1 Hepatitis B Foundation, 3805 Old Easton Rd., Doylestown, PA 18902, USA.
2 Drexel University Dornsife School of Public Health, 3215 Market Street, Philadelphia, PA 19104, USA.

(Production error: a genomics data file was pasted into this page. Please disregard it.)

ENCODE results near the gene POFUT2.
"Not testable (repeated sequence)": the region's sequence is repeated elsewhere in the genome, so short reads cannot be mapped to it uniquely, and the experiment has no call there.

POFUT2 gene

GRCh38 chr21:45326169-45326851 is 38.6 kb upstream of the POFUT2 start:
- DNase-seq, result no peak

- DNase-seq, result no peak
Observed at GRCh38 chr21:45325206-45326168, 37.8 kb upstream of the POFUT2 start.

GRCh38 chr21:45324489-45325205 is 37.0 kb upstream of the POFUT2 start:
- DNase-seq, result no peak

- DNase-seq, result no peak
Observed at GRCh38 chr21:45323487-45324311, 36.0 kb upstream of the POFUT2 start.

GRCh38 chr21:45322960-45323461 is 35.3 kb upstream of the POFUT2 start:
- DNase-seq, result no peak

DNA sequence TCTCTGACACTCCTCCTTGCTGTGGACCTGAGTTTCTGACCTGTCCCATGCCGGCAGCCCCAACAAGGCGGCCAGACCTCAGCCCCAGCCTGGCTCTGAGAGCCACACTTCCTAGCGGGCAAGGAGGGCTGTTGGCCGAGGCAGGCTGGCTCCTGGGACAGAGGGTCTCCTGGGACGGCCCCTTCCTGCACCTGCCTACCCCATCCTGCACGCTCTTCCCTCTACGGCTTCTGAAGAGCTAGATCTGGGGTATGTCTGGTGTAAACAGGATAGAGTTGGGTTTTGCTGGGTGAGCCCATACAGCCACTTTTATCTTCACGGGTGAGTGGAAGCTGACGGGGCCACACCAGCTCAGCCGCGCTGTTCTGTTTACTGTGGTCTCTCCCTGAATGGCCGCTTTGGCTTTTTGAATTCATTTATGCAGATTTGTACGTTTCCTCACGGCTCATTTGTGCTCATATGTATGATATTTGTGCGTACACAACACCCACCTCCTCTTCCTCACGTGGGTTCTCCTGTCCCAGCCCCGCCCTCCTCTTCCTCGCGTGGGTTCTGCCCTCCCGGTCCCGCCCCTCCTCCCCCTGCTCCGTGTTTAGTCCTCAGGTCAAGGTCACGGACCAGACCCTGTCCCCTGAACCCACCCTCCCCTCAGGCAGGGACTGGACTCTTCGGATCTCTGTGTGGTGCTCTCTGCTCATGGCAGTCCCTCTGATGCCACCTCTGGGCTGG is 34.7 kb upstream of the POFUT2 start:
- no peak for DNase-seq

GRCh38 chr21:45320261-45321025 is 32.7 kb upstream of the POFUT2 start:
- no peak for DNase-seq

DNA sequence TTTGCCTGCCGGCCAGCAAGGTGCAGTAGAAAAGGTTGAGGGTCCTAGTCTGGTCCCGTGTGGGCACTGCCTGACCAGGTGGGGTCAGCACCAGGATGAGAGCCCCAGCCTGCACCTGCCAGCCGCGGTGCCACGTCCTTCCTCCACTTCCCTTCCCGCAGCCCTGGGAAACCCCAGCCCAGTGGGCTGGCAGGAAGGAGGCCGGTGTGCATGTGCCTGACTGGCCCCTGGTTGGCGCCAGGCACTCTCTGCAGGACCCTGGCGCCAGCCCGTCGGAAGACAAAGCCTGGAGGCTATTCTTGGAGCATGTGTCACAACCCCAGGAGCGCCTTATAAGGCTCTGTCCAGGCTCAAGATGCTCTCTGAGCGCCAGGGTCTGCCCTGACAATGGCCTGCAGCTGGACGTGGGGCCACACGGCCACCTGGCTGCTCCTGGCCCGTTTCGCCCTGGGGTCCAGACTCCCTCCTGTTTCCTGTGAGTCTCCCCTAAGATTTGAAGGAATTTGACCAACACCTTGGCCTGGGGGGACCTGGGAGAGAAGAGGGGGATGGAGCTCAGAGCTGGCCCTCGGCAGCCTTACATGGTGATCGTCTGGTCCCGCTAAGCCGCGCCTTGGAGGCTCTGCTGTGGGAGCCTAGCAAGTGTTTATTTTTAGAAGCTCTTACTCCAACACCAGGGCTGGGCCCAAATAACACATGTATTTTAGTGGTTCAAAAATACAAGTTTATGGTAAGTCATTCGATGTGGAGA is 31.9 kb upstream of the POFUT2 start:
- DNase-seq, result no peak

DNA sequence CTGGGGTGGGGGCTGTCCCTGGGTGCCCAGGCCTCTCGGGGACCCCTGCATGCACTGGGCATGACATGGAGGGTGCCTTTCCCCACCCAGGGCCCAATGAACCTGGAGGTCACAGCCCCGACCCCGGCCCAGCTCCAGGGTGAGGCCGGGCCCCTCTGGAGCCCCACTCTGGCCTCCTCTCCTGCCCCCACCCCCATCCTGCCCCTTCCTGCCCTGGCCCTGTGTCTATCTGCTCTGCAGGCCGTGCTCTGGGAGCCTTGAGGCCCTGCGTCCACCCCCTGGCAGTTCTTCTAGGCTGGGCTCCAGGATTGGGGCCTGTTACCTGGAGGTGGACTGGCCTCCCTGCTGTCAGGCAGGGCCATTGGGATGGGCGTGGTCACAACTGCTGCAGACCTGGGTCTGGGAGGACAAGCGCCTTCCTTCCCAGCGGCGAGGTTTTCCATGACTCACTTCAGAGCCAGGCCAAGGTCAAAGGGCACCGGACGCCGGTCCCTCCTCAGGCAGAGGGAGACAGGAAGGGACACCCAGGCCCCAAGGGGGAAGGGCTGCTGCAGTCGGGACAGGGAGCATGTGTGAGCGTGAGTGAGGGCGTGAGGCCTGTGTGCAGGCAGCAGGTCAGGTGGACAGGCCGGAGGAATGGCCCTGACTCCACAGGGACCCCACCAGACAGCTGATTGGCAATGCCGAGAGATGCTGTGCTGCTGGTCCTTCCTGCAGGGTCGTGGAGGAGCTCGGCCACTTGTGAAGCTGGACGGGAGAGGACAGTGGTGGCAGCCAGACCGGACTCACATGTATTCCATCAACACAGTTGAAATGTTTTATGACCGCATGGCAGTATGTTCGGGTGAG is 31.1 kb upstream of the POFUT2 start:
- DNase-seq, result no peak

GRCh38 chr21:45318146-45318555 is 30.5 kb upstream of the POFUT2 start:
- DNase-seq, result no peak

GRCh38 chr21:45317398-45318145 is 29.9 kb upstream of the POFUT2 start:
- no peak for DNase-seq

Chronic hepatitis B infection (HBV) disproportionately affects African Immigrant (AI) communities in the U.S., with a reported infection rate of 15%. HBV screening rates within these communities are low. This study sought to better understand the socio-cultural determinants associated with low HBV screening among AI communities and identify potential strategies to help inform the development of effective HBV education and screening interventions. Seventeen in-depth interviews were conducted with community health experts working in AI communities throughout the U.S. Interviews explored the potential impact of culture, perception of health, awareness of HBV, religious practices, current screening practice, provider relationship, and behaviors towards general prevention. Interview data were analyzed using thematic analysis. Religious preferences and cultural norms affect health care access, perceptions towards prevention, awareness of HBV, and contribute to myths and stigma within this population. Participants reported a lack of HBV knowledge and awareness and barriers to health care access including, cost, language, racism, understanding of Western Medicine, and usage of traditional medicine. This study elucidates the role of religious and cultural beliefs as barriers to HBV screening and care. Results can contribute to public health efforts to increase awareness, screening and vaccination efforts within AI communities.